It took 40 tries for Norm Larsen to perfect his water displacement formulas — and now you can put his hard work to good use making your life easier! We all know WD-40 for its lubricating capabilities. But did you know that this can of magic can do so much more around your house? Discover uses you’ve never heard of as well as red flags for where to boldly not go with WD-40.
Also check out the video above where Handyman Shane demonstrates the hefty power of this surprisingly handy spray.
WD-40, the Magic Cleaning Solution
When you are out of bolts to loosen, put that can of WD-40 to work cleaning your house! Spray, let soak and wipe to clean the following common household messes. Be sure to spot-test in an inconspicuous place first!
- Hard water stains on sinks, tubs and toilets
- Crayon and marker on walls
- Carpet stains
- Chewing gum in fabric (or hair!)
- Paint smudges on cars
- Scuff marks on floors
- Oil and grease spots (even on grills)
- Hair dye stains
- Grime on plastic furniture
- Wax on candleholders
- Tape and sticker residue
- Bugs stuck to car bumpers
- Mix with steel wool to remove light surface rust
- Dusty artificial plants
- Clogged lawn mower blades
Comprehensive List Ways WD-40 Can Make Your Life Easier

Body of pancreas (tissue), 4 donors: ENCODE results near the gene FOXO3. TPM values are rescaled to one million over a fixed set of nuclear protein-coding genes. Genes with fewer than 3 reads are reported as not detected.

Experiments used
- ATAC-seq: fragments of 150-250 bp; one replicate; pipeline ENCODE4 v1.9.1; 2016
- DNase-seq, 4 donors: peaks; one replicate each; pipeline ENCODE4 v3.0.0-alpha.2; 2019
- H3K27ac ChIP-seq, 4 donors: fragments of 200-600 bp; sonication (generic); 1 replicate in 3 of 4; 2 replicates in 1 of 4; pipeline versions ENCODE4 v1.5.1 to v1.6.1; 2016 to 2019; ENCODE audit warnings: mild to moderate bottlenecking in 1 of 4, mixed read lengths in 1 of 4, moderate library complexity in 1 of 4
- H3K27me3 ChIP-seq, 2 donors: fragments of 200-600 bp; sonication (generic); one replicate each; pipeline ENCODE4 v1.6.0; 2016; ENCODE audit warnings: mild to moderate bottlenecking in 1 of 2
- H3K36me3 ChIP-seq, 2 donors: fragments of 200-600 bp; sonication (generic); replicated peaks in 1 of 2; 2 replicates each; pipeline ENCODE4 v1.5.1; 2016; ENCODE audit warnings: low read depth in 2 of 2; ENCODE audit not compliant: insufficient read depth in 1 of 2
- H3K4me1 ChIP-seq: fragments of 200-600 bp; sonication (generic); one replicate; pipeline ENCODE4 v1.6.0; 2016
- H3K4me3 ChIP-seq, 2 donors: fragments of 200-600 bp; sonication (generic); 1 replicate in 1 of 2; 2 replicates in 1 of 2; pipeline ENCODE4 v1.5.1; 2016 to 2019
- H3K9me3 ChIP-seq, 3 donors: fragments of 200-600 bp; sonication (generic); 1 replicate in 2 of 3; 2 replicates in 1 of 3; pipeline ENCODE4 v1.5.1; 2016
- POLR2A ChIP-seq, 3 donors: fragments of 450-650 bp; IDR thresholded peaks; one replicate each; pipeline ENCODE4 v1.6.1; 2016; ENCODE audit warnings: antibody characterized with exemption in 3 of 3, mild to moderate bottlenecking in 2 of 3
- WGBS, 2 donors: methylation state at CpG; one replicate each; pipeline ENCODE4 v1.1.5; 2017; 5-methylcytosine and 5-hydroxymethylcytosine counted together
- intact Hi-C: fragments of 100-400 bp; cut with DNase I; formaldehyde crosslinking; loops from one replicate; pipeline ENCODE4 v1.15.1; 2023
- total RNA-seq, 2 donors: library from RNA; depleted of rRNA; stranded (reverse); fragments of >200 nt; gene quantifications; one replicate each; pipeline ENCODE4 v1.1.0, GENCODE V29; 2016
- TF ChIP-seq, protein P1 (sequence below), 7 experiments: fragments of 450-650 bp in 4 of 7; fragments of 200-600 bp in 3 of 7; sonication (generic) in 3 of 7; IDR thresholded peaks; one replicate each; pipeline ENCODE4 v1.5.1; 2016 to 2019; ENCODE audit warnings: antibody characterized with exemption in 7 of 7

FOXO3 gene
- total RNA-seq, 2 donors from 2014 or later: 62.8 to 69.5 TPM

Here’s where it gets really interesting: WD-40 isn’t just amazing at cleaning. Read on to find out more uses … you may be surprised!
- Soften leather – use on baseball gloves, tool belts and more
- Use as a cutting liquid when drilling and sawing metal
- Untangle jewelry
- Unstick zippers
- Prevent snow and ice buildup on metal, plastic, and glass
- Deter insects
- Lube a shovel … and prevent splinters on the handle!
- Spray the top of your bird feeder; keeps squirrels from eating the seed
- Waterproof your shoes (temporarily)
- Keep crawlies out by spraying window sills
- Remove tight rings from fingers
- Lubricate guitar strings
- Prevent wasps from building nests
- Remove old wax from skis and snowboards
Did we leave off your favorite use for WD-40 in our comprehensive list? Let us know in the comments!
The WD-40 official site lists a number of safe-use plastics and metals, but there are limits to its magic. Here’s the general-advice “don’t use WD-40 on ..” list:
- Anything that needs an actual lubricant. WD-40 is a water displacer and acts as a lubricant because it breaks down what seizes components together. However, some projects need a little more. Which brings me to …
- Bike chains or door hinges. Alternatively to WD-40, you could use chain lubricant for your bikes and dry lube or graphite on your door hinges.
- High heat. Also, don’t set it on fire.
- Electronics. Computers and devices are made of a variety of materials that could suffer damage from WD-40.
Thank you for joining Keith Specialty Store in our Home Maintenance series. Check out past articles and videos below and be sure to contact us with your own home maintenance questions. Our experienced staff is on hand to help.